|tagger||Adam Langley <email@example.com>||Tue Dec 01 06:01:57 2015 -0800|
Tag for Cocoapods. These tags exist purely because Cocoapods needs them. They do not denote any special point in development and are tagged based on time, not stability.
|author||Adam Langley <firstname.lastname@example.org>||Thu Nov 26 16:39:08 2015 -0800|
|committer||Adam Langley <email@example.com>||Mon Nov 30 22:41:24 2015 +0000|
Work around yaSSL bug. yaSSL has a couple of bugs in their DH client implementation. This change works around the worst of the two. Firstly, they expect the the DH public value to be the same length as the prime. This change pads the public value as needed to ensure this. Secondly, although they handle the first byte of the shared key being zero, they don't handle the case of the second, third, etc bytes being zero. So whenever that happens the handshake fails. I don't think that there's anything that we can do about that one. Change-Id: I789c9e5739f19449473305d59fe5c3fb9b4a6167 Reviewed-on: https://boringssl-review.googlesource.com/6578 Reviewed-by: David Benjamin <firstname.lastname@example.org> Reviewed-by: Adam Langley <email@example.com>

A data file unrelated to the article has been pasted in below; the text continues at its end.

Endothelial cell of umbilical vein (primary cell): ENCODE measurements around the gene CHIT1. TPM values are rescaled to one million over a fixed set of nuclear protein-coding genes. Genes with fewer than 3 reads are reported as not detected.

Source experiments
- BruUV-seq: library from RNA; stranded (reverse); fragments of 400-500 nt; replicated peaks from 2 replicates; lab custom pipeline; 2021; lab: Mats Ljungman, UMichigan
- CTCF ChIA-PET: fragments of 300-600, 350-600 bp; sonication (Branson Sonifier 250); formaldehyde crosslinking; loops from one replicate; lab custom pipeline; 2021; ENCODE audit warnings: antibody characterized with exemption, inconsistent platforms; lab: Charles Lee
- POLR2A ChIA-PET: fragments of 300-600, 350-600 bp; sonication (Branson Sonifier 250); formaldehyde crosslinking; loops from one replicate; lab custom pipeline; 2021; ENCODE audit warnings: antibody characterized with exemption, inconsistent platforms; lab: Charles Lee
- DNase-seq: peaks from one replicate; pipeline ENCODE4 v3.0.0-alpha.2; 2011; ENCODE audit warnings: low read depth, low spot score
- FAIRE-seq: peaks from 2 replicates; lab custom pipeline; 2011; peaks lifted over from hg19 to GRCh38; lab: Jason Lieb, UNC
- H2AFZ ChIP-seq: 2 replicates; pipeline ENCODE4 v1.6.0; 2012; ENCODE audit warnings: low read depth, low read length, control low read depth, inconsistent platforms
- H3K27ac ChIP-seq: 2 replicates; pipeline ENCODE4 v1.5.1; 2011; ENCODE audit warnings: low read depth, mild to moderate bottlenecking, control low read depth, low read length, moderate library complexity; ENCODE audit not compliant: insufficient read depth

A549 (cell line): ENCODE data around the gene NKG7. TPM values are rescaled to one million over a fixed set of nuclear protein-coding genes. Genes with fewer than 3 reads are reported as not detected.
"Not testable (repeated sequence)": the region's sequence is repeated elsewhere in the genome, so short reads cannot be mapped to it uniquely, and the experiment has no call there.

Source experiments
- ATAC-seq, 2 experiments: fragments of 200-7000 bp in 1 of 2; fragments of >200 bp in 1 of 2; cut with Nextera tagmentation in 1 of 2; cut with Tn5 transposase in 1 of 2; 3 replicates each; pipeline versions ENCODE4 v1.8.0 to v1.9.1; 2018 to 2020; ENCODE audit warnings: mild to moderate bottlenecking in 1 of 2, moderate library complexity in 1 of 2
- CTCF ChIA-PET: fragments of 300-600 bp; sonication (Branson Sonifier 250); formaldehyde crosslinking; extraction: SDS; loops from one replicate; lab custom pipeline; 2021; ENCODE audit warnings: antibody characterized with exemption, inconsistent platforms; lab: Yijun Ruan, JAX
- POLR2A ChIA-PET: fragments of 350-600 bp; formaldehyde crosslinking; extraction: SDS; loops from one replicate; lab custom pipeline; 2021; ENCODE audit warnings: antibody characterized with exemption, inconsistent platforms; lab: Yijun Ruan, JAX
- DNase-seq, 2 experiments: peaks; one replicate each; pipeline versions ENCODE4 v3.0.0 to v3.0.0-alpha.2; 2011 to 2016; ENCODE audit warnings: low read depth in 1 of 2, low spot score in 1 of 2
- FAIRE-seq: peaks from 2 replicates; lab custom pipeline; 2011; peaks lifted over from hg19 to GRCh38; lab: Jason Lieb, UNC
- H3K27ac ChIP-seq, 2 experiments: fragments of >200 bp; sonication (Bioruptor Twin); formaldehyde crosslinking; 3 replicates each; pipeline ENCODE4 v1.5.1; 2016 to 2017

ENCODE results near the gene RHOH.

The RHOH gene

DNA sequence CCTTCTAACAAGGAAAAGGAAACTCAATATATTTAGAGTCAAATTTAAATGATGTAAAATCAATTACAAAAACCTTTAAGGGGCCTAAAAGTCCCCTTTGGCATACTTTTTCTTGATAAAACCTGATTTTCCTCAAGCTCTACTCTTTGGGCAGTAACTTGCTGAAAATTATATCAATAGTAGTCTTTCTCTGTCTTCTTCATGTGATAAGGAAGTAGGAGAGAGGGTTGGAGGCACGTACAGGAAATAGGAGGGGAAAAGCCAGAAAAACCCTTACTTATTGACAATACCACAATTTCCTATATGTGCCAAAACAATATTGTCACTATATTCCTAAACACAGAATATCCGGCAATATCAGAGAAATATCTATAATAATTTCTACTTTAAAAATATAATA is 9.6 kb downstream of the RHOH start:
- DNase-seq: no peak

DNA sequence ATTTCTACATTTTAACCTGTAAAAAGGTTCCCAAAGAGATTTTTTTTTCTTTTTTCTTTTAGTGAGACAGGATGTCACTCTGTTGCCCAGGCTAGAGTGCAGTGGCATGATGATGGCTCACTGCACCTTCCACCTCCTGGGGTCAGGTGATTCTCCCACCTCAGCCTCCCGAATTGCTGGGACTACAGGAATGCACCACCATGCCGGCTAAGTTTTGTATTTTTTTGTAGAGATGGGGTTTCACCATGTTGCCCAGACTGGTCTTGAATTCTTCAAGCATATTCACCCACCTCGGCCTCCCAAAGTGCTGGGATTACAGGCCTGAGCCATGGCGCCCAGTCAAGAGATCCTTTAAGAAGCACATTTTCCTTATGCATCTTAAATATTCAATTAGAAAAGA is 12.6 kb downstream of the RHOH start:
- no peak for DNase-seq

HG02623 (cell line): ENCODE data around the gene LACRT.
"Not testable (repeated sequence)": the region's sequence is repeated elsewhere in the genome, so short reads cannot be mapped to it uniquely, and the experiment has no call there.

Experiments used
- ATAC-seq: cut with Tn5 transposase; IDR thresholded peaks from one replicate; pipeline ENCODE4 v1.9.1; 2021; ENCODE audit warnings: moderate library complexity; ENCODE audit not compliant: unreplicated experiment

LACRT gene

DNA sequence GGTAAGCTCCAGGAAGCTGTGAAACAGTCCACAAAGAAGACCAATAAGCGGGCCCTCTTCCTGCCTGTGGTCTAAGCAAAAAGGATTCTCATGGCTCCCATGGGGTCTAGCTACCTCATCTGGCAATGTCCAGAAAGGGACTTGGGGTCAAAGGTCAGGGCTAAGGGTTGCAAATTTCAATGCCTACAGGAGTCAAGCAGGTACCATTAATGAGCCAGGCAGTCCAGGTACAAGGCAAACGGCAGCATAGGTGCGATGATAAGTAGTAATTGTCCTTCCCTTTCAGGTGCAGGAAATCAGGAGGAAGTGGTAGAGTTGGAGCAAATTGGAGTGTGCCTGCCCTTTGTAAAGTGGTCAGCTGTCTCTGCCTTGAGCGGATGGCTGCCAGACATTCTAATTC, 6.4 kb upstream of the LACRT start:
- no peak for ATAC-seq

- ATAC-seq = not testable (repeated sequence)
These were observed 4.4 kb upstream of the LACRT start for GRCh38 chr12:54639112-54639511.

BoringSSL is a fork of OpenSSL that is designed to meet Google's needs.
Although BoringSSL is an open source project, it is not intended for general use, as OpenSSL is. We don't recommend that third parties depend upon it. Doing so is likely to be frustrating because there are no guarantees of API or ABI stability.
Programs ship their own copies of BoringSSL when they use it and we update everything as needed when deciding to make API changes. This allows us to mostly avoid compromises in the name of compatibility. It works for us, but it may not work for you.
BoringSSL arose because Google used OpenSSL for many years in various ways and, over time, built up a large number of patches that were maintained while tracking upstream OpenSSL. As Google's product portfolio became more complex, more copies of OpenSSL sprung up and the effort involved in maintaining all these patches in multiple places was growing steadily.
Currently BoringSSL is the SSL library in Chrome/Chromium, Android (but it's not part of the NDK) and a number of other apps/programs.
There are other files in this directory which might be helpful: